Four years ago, the Fight for $15 movement was launched. Now, it’s big enough to have a national meeting.
Last week, worker, organizers, activists and union members met in Richmond, Va., for the first Fight for $15 convention. Taking place over two days, the convention looked to establish an agenda that everyone fighting for a living wage can spread to cities and towns across the country.
Picking Richmond as the location for the convention wasn’t by chance. Richmond is the former capital of the Confederacy, and workers wanted to highlight how racist policies have held back working families of color.
“We abolished slavery more than 150 years ago, but its legacy is still felt in economic policies and working conditions that hold back Black and Latino working people across America,” said Sepia Coleman, a home-care worker from Memphis, Tenn., in a statement. “When you add in decades of attacks on workers who organized unions, you get a devastating result that has left tens of millions of us unable to support our families. We’re all in the same boat now, so we have no choice but to row together and row forcefully.”
Before the group gathered for the convention rallied and marched, they passed something known as a “Richmond Resolution,” which vows to intensify the efforts of the Fight for $15 movement around the country. The resolution includes mass protests and rallies hitting the upcoming presidential and vice presidential debates leading up to Election Day.
“Centuries of racism ingrained in the structure of our society and 40 years of corporate attacks on working families fighting for a decent life have left America without a strong middle class, but the workers of the Fight for $15 are starting to turn the tide,” said Mary Kay Henry, president of the Service Employees International Union, in a statement. “This year, underpaid Americans will show elected leaders in every state in America that they are a voting bloc that cannot be ignored and will not be denied.”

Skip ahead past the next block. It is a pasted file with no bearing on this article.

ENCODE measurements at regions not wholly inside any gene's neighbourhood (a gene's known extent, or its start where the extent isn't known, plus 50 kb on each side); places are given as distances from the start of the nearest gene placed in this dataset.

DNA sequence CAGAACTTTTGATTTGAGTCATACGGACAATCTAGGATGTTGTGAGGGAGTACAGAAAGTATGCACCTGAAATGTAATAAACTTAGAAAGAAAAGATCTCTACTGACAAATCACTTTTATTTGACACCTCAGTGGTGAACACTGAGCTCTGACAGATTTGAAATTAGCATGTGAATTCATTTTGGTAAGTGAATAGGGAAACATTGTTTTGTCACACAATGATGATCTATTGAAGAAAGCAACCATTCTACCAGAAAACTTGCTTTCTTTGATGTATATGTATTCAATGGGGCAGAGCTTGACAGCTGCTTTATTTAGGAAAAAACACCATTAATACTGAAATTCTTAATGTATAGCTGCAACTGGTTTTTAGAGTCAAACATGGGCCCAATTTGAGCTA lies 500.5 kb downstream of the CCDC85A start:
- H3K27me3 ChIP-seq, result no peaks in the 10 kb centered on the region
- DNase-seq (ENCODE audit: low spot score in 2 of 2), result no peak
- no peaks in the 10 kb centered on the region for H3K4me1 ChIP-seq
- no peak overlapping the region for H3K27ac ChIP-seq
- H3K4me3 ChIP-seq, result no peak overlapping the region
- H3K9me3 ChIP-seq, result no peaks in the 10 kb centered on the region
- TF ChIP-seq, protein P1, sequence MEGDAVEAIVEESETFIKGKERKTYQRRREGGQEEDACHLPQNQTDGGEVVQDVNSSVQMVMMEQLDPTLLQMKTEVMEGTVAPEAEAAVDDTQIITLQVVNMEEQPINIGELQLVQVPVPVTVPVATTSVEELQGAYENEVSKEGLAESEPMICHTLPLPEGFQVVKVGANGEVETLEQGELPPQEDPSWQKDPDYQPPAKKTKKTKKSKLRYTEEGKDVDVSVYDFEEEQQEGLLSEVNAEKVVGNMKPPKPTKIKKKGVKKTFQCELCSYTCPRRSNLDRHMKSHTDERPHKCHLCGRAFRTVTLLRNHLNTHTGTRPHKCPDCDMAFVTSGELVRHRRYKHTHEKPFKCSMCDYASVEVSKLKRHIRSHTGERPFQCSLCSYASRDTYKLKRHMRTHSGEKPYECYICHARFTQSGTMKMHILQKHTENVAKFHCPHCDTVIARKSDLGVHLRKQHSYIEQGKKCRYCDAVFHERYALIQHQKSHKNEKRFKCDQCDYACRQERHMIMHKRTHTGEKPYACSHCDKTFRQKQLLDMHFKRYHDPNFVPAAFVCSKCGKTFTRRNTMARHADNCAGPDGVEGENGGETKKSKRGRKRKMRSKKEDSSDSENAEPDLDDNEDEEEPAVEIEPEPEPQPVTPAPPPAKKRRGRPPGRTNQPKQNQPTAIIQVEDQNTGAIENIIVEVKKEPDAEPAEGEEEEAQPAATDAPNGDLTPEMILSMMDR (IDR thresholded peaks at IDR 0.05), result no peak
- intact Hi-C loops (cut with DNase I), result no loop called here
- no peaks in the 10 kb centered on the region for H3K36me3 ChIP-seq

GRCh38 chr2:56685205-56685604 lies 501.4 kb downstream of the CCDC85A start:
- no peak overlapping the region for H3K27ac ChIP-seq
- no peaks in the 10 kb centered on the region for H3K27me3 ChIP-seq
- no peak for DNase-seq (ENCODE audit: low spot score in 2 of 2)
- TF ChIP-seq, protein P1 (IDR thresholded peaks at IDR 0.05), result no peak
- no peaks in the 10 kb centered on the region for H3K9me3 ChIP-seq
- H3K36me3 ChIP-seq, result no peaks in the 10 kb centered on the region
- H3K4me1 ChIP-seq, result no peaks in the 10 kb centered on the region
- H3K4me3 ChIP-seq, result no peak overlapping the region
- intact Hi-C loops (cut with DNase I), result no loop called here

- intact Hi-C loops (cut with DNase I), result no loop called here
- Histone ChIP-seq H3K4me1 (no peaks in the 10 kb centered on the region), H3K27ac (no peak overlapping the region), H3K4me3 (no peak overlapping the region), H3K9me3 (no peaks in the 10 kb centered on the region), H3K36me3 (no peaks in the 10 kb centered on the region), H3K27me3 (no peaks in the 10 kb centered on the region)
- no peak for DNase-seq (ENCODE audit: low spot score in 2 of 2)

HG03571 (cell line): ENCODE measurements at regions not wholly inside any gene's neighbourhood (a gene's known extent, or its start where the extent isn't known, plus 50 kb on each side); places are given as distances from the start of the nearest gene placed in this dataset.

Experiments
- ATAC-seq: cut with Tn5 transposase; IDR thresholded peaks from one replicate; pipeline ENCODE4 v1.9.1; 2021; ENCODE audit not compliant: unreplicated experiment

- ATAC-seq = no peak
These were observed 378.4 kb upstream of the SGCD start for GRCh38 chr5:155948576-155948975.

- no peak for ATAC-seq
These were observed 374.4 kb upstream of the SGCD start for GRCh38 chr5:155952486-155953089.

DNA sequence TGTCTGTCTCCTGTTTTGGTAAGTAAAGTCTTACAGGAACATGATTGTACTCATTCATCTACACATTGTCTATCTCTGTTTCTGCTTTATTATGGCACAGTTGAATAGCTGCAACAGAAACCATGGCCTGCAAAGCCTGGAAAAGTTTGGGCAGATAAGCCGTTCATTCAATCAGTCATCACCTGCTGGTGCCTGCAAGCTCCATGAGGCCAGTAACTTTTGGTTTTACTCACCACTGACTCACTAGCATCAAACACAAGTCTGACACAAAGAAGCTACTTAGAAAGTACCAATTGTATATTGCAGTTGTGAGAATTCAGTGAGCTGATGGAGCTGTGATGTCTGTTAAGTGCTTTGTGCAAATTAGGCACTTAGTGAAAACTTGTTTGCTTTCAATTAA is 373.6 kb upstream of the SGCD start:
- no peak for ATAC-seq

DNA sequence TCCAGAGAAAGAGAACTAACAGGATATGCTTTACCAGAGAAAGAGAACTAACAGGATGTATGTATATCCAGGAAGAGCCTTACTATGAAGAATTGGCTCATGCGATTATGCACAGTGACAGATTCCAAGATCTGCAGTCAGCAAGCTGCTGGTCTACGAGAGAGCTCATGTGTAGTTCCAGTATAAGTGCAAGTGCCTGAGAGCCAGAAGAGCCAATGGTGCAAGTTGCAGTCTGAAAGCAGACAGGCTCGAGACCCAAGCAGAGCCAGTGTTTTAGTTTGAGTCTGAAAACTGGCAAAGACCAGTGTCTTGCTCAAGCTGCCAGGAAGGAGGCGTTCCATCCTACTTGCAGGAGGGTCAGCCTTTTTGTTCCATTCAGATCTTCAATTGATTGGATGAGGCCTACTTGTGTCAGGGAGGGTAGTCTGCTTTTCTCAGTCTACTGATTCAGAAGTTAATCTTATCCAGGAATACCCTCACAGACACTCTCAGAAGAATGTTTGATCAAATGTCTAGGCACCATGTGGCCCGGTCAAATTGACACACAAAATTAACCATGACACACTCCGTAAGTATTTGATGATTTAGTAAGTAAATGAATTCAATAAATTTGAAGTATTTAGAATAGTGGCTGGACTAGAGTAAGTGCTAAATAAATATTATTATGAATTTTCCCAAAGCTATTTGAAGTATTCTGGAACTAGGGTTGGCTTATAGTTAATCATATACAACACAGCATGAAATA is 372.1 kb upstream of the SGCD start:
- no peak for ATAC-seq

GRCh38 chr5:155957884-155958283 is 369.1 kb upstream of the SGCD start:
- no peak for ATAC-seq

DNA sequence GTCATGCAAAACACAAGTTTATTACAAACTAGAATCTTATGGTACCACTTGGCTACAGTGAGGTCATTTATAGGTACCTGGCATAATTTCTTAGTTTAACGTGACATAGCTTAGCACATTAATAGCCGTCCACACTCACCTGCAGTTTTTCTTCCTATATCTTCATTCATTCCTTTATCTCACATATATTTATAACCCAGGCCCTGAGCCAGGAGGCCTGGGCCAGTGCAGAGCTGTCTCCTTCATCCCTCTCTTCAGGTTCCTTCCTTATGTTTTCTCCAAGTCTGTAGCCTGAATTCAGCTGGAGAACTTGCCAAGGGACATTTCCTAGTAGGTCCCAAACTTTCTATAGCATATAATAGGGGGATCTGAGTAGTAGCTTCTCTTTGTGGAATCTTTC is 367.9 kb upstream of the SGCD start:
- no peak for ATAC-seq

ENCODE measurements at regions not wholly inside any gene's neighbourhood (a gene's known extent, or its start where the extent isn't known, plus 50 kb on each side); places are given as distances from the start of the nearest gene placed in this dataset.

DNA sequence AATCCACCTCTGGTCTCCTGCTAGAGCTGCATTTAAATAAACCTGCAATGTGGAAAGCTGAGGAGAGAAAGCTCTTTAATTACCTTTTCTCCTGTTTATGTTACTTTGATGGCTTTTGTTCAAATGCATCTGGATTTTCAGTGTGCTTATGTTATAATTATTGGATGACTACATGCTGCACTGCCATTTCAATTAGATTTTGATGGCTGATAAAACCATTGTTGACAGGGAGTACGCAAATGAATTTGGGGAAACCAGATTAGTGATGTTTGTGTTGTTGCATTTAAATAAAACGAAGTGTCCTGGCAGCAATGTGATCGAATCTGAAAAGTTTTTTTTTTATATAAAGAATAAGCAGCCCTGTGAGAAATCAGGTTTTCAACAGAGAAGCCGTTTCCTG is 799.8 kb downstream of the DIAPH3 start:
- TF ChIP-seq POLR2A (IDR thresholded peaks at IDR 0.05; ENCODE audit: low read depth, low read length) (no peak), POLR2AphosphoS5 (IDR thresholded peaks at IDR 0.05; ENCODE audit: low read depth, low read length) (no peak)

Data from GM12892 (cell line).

The union has supported Fight for $15 ever since it began in New York City in 2012.
The resolution also includes supporting legislative action to raise minimum wage floors across the cities and states that were part of the Confederacy and winning the right for all working Americans to form unions without fear of retaliation from their employers.
“We will challenge wealthy and powerful political interests that claim to care for ordinary families but nullify any attempt to raise our wages,” read the resolution.
One worker concurred with the resolution’s goals.
“People who work for fast food corporations like McDonald’s led the way, but the Fight for $15 is now for everyone,” stated Derick Smith, an adjunct faculty member at North Carolina A&T State University. “By joining together and passing the Richmond Resolution, we’re saying loud and clear that we will hold our nation’s elected leaders and deep-pocketed corporations accountable to cooks, cashiers, home-care workers and all 64 millions of us paid less than $15.”